On July 15, British actress Jodie Whittaker was just another face in the crowded U.K. film and television industry, a skilled but not widely known performer whose greatest degree of public recognition probably came from her very first film role, as a housekeeper and aspiring model opposite cinematic legend Peter O'Toole in the 2008 film Venus. On July 16, Whittaker became a topic of global conversation overnight after being announced as the successor to Peter Capaldi in the titular role of the illustrious BBC sci-fi show Doctor Who.
The announcement was derided and decried among a notably vociferous segment of the pop culture commentariat, weighing in largely via Twitter, on account of a fairly innocuous-seeming detail: Whittaker is a woman. (Alert readers may have gleaned this explosive tidbit from the preceding paragraph.) If you can't recite all 12 of her predecessors in order, or even just blurt the names of the four or five guys to most recently play the part, then your reaction to this news is probably along the lines of a shrugged "So what?"
Hissingly irate naysayers, on the other hand, took the BBC's big reveal — which probably ought to be seen as a modest victory for inclusionist sensibilities — as an open invitation to spew rancor and bile for several hours in defense of their hero's (perceived) essential maleness. (Twitter: Degrading our faith in humanity since 2006.) In big picture terms, of course, the Who-vian kerfuffle is probably less of a blow to the advancement of women in society and more of a dismayingly shrill and embarrassing sideshow.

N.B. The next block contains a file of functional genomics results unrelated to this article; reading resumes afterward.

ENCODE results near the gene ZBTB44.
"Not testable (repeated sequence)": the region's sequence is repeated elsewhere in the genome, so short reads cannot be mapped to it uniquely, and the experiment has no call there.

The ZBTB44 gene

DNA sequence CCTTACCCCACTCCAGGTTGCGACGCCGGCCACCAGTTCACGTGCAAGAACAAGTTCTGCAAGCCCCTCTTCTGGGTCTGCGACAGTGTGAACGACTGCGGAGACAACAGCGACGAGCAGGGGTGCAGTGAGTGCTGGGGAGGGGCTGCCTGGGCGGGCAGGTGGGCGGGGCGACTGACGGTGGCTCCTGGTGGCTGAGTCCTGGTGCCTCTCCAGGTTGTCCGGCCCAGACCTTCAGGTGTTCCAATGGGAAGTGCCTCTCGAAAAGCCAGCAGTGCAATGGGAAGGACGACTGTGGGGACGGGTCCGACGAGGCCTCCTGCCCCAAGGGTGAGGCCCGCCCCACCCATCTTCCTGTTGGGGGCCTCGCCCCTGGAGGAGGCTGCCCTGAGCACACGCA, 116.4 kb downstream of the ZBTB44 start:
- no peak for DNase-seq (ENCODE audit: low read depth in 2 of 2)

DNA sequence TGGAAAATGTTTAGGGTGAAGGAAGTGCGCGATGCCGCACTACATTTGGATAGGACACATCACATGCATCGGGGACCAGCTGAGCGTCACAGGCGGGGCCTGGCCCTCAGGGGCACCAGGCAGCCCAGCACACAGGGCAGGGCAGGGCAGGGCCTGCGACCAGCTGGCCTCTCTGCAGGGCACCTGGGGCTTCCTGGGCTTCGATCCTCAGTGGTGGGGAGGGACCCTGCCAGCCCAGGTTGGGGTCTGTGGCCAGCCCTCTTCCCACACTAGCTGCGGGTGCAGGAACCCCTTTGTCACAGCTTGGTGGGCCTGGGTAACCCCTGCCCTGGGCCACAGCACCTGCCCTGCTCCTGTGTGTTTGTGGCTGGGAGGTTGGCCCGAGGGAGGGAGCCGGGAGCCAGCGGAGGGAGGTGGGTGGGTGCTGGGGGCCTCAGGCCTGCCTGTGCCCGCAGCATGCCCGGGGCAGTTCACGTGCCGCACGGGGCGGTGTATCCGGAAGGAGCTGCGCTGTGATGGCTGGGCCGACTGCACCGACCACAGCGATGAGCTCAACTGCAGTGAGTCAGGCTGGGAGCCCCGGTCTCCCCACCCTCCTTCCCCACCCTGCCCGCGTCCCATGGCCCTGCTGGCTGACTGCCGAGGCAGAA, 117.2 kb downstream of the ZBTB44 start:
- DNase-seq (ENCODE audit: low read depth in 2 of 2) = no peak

It's also a sobering reminder that however far we may think the world has come in terms of providing equal opportunities to women, and supporting women's access to rights and status hitherto largely reserved for men, there is still a great deal of work to be done. This is particularly relevant to the information technology (IT) realm, where men frequently outnumber women by as much as eight or nine to one, and where sexist attitudes are often cited as a roadblock to women's more widespread professional involvement
Tech corporations and organizations have, in recent years, taken a number of steps toward creating an environment more welcoming to women. There are a lot of good ideas and honorable intentions floating around out there. It's at the individual level, however, where retrograde thinking and boorish behavior most needs to be rooted out. Not even a Time Lord with a magic screwdriver can change that. Will we all join together to create a culture that's safe and productive for everyone? If you work in IT, then change depends on you.
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